This is the engaged learning we need for students in the present, which also may help them believe in college as a more viable and appealing option for their futures. Without such attention to meaningful disciplinary learning, all of the school-level college-going initiatives fall short. Whether college is in their futures or not, as educators, we need ways to work with youth in urban schools to locate and nurture the intellect within.
Achinstein, B., Curry, M. W., Ogawa, R. T., & Athanases, S. Z. (2014). Organizing high schools for Latina/o youth success: Boundary crossing to access and build community wealth. Urban Education. doi: 10.1177/0042085914550413.
Achinstein, B., Curry, M. T., & Ogawa, R. T. (2015). (Re)labeling social status: Promises and tensions of developing a college going culture for Latina/o youth in an urban high school. American Journal of Education.
Athanases, S. Z. (2012). Maintaining high challenge and high support for California’s diverse learners. Leadership, 42(1), (Themed Issue: Learning & the Classroom, Sept/Oct), 18-22, 36.
Athanases, S. Z., Achinstein, B., Curry, M., & Ogawa, R. (in press, 2015). The promise and limitations of a college-going culture: Toward cultures of engaged learning for low-income Latina/o youth. Teachers College Record.
Athanases, S. Z., & de Oliveira, L. C. (2014). Scaffolding versus routine support for Latina/o youth in an urban school: Tensions in building toward disciplinary literacy. Journal of Literacy Research, 46(2), 263-299.
Athanases, S. Z., Wahleithner, J. M., & Bennett, L. H. (2013). Learning about English learners’ content understandings through teacher inquiry: Focus on writing. The New Educator, 9(4), 304-327.
Bartolomé, L. I. (1998). The misteaching of academic discourses. Boulder, CO: Westview Press.
Bruna, K. R., Vann, R., & Escudero, M. P. (2007). What’s language got to do with it? A case study of academic language instruction in a high school “English Learner Science” class. Journal of English for Academic Purposes, 6(1), 36-54.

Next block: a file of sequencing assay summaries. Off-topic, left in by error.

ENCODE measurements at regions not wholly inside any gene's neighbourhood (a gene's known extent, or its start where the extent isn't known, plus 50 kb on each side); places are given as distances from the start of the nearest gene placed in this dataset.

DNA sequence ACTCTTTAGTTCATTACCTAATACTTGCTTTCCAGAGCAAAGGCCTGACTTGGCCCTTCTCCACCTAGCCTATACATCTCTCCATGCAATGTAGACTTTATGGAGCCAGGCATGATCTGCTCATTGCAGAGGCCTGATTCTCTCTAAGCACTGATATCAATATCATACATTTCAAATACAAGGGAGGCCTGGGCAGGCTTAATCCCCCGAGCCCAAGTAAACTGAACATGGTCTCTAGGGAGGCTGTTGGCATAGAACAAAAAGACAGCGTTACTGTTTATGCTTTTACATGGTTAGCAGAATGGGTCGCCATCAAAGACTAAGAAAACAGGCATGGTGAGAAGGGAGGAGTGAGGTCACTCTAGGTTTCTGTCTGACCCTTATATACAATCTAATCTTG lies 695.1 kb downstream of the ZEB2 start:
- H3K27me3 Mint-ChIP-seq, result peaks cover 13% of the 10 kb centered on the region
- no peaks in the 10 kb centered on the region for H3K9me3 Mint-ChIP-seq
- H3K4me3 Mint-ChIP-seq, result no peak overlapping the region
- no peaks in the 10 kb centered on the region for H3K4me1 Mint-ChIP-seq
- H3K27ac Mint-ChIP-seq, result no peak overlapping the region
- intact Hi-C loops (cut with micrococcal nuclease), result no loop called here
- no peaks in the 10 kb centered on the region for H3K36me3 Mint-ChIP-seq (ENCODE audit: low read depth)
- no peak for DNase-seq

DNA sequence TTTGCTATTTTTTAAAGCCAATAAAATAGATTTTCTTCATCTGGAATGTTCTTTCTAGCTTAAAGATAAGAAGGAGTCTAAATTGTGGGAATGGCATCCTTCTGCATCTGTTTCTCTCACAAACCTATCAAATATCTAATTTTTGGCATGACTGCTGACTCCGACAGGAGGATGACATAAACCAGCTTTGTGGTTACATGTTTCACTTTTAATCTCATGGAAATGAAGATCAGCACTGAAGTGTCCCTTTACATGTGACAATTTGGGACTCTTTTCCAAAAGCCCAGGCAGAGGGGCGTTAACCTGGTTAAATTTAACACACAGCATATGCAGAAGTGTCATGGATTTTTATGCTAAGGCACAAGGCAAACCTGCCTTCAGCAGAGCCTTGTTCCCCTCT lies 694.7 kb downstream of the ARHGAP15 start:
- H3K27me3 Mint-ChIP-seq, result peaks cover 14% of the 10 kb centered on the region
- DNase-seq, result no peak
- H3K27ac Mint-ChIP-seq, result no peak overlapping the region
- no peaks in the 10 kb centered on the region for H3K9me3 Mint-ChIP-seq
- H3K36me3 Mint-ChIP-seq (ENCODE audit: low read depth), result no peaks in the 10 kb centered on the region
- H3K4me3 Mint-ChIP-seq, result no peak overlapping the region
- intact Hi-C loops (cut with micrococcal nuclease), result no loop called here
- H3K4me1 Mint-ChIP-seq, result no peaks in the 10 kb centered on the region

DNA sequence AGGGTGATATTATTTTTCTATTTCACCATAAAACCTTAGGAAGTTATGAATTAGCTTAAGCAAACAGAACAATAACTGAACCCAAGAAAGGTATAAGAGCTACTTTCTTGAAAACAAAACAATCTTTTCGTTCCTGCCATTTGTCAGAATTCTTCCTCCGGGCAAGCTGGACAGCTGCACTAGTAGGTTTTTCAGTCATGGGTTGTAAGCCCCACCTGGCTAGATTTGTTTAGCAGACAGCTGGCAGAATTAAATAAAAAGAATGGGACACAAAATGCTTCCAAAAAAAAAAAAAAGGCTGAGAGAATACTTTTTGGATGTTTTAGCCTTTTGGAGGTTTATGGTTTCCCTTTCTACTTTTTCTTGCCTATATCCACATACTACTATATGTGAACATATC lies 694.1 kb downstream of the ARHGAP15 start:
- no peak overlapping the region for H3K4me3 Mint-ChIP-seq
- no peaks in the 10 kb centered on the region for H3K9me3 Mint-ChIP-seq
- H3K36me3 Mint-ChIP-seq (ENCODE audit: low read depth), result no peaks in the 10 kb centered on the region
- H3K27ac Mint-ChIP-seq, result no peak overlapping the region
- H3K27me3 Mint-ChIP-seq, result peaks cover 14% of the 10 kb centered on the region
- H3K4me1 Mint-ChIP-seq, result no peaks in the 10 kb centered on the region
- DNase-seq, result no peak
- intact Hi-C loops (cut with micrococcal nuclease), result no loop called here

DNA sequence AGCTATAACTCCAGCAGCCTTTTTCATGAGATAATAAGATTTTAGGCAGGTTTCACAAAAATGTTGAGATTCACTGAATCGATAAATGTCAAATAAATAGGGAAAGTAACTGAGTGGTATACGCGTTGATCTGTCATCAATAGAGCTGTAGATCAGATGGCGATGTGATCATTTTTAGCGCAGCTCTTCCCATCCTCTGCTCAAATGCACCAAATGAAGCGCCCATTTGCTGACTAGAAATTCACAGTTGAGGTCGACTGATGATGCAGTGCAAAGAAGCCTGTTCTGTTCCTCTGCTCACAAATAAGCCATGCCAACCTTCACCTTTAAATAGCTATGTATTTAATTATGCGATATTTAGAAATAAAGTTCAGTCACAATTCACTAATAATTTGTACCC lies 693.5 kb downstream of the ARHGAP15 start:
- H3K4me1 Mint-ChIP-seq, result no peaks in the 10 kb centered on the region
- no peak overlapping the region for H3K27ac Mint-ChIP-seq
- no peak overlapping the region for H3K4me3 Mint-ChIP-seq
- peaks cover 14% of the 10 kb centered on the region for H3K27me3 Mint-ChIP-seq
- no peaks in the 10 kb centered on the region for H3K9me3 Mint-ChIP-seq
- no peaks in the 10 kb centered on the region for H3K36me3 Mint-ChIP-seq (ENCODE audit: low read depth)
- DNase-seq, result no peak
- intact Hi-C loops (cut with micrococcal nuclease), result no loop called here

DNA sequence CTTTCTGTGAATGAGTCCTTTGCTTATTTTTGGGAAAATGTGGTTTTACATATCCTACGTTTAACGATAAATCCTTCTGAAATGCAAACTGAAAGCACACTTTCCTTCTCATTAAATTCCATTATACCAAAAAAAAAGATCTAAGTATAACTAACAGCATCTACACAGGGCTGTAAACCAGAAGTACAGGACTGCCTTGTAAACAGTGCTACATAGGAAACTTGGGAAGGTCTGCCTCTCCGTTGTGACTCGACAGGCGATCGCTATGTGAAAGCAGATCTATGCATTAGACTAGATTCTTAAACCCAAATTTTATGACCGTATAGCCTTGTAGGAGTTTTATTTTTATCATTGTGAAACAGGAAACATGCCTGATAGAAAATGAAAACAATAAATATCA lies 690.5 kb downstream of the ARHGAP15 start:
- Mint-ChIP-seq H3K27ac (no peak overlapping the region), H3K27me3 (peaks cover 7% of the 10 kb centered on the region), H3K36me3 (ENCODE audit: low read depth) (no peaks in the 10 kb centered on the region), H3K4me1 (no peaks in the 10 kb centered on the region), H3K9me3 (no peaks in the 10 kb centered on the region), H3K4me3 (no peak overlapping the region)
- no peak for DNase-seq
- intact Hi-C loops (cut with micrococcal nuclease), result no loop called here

Cole, M. (1996). Cultural psychology: A once and future discipline. Cambridge, MA: Harvard University Press.
Curry, M. W. (2013). Being the change: An inner city school builds peace. Phi Delta Kappan. 95 (4), 23-27.
Hammond, J. (2006). High challenge, high support: Integrating language and content instruction for diverse learners in an English literature classroom. Journal of English for Academic Purposes, 5, 269-283.
Hoffman-Kipp, P., Artiles, A. J., & Lopez-Tores, L. (2003). Beyond reflection: Teacher learning as praxis. Theory into Practice, 42(3), 248-254.
Lee. C. D. (2007). Culture, literacy, and learning: Taking bloom in the midst of the whirlwind. NY: Teachers College Press.
Lee, V. E., & Smith, J. B. (1999). Social support and achievement for young adolescents in Chicago: The role of school academic press. American Educational Research Journal, 36(4), 907-945.
Mohan, B., & Slater, T. (2006). Examining the theory/practice relation in a high school science register: A functional linguistic perspective. Journal of English for Academic Purposes, 5, 302-316.
Oakes, J., Rogers, J., & Lipton, M. (2006). Learning power: Organizing for education and justice. NY: Teachers College Press.
Rivera-McCutchen, R. L. (2012). Caring in a small urban high school: A complicated success. Urban Education, 47(3), 653-680.
Valdés, G., Bunch, G., Snow, C., Lee, C., with Matos, L. (2005). Enhancing the development of students’ language(s). In L. Darling-Hammond & J. Bransford (Eds.), Preparing teachers for a changing world: What teachers should learn and be able to do (pp. 126-168). SF: Jossey-Bass.